We chatted to Justine Kruger from Just Dogs Behaviour and Ludovica Barnato – two recommended animal behaviourists - and asked what the most common behavioural problems are in cats and dogs and some advice on how to handle them. We thank them both for sharing their expertise with us.
Aggressive behaviour in dogs
Unfortunately, lockdown has increased anti-social behaviour in dogs as many dogs haven’t had the socialisation that they need. The key here is to understand the root of the problem, which you can do with the help of an experienced animal behaviourist. It’s easy to assume your dog is just ‘aggressive’ without realising that this behaviour possibly stems from anxiety, fear or perhaps a previous bad experience.
An animal behaviourist will help set out a treatment plan for you and your dog to help desensitise them to other animals and people. It can be a long process (especially with older dogs where bad behaviour may have been ‘reinforced’ or left too long) and it requires patience, but it is possible to remedy.
There are tools and tricks that may be recommended, depending on your dog’s personality, history and genetics.
- Work out what ‘triggers’ your dog and try to avoid these triggers. When your dog is triggered and moves into the ‘red zone’, no amount of shouting or getting cross with your dog will help. Treats won’t even help either and may send mixed messages and even reinforce this behaviour. In the heat of the moment, it is as if your dog is experiencing a ‘panic attack’ (even if it doesn’t look like this to you) and once in this ‘red zone’, treats, commands and the like won’t be understood.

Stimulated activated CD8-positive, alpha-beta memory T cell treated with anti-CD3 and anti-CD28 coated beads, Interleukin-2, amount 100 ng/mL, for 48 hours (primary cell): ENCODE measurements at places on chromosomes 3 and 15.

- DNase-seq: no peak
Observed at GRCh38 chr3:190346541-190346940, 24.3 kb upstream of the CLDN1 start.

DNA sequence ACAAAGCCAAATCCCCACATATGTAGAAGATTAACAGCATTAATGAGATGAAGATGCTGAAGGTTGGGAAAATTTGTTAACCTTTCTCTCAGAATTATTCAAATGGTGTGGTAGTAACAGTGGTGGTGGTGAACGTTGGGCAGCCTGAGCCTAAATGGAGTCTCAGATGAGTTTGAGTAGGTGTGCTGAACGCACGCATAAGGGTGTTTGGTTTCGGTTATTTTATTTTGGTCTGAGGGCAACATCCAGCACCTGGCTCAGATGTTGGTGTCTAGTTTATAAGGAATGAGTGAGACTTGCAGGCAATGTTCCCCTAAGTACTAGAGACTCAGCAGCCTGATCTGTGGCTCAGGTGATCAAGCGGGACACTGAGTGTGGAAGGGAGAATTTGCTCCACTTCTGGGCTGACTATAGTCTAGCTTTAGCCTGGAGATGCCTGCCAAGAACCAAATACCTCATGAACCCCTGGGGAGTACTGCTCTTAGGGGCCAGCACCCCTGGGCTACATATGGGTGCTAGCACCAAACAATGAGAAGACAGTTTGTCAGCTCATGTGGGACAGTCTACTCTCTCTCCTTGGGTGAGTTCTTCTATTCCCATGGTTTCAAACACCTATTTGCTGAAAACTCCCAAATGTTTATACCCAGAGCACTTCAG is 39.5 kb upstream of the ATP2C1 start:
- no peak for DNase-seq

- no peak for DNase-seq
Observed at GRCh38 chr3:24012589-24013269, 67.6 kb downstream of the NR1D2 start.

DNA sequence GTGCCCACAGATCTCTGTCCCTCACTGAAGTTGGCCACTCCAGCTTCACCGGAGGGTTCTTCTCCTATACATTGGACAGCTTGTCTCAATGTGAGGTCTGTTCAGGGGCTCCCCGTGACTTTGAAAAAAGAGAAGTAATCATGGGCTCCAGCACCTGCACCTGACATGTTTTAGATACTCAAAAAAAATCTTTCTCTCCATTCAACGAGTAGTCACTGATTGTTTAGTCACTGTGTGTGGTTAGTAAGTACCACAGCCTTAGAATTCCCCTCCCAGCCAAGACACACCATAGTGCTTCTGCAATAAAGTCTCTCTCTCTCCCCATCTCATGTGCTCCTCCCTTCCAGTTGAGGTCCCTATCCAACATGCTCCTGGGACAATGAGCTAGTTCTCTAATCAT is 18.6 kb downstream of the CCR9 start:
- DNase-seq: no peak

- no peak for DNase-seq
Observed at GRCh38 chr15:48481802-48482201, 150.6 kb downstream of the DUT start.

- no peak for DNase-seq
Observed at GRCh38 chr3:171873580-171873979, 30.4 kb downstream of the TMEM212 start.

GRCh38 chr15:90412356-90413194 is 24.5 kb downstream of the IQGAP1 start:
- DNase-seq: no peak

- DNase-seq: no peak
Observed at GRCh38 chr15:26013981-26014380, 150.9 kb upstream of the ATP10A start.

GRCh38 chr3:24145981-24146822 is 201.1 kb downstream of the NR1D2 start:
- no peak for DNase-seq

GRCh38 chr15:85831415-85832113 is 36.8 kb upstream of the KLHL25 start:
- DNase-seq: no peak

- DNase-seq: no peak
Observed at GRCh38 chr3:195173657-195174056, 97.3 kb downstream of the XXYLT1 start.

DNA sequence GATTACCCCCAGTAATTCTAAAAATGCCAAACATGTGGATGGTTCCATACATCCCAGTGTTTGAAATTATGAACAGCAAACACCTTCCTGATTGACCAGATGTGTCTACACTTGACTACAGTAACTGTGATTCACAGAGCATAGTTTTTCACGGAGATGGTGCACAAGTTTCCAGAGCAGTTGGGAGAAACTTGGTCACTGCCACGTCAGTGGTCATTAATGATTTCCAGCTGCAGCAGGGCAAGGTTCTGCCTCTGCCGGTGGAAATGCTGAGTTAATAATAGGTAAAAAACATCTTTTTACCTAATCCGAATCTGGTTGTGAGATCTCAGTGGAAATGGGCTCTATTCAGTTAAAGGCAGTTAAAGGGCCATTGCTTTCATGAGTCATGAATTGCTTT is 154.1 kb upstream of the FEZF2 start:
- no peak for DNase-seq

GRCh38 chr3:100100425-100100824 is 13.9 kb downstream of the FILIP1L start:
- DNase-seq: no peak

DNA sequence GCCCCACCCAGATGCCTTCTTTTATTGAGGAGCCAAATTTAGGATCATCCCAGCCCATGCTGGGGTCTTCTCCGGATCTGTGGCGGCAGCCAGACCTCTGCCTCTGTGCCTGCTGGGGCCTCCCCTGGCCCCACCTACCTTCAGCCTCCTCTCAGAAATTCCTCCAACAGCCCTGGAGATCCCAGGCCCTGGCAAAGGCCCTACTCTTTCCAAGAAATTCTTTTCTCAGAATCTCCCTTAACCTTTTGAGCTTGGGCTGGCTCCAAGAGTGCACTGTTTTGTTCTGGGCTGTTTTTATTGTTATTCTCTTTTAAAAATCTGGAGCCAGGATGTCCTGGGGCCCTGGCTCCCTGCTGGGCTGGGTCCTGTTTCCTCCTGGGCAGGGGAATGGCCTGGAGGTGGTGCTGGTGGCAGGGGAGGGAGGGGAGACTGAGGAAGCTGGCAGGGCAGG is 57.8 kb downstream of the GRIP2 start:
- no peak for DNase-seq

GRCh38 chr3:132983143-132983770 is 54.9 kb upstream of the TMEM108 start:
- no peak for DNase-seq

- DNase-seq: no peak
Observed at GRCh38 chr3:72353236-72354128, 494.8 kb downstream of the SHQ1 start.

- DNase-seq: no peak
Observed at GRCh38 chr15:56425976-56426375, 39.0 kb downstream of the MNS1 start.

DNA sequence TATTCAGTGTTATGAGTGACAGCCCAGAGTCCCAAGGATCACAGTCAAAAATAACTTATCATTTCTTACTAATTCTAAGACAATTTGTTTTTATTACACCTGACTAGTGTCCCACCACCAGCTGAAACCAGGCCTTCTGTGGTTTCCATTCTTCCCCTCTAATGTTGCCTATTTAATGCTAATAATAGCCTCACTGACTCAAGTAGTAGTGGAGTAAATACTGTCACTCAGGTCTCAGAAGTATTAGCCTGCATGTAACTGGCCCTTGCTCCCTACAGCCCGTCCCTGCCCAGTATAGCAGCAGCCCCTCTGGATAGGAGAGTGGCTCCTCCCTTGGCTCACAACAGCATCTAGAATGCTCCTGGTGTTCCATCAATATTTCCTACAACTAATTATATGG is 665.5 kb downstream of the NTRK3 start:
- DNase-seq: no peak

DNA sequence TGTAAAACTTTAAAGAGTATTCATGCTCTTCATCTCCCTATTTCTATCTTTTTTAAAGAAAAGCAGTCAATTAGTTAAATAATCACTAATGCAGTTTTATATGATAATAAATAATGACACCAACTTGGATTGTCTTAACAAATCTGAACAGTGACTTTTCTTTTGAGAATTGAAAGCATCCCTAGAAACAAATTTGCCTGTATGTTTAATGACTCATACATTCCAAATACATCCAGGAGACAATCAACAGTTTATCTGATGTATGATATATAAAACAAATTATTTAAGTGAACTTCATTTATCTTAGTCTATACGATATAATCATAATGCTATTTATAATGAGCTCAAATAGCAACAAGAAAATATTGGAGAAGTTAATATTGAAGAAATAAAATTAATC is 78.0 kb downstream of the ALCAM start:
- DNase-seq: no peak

- The key is to slowly expose your dog to these ‘triggers’ when they are calm and in a safe environment. An animal behaviourist may suggest that you take your dog to the local park regularly and safely introduce ‘social butterfly’ dogs (pets that really love other dogs and humans!). You may need to slowly get your pet to enjoy being around other people and dogs, firstly by going on more regular walks where there are one or two people and other dogs, but nowhere too crowded. The trick is to show your dog that other dogs aren't scary.
- You need to work with your dog’s reactivity, keeping them at a level where they are calm and relaxed. At this level you can use treats to reinforce great behaviour. As an example, if you are trying to get your dog used to strangers, ask guests not to greet your dog or give them any attention until your dog is in a relaxed state. You could then allow guests to feed a treat or two and slowly engage.
- Walking your dog even for five or ten minutes (in the right environment, away from any other barking / aggressive dogs) can calm your dog and get them used to being out and about.
- Aggression is complex and every dog is different, so it really is important to consult with a professional for advice that’s appropriate for your dog.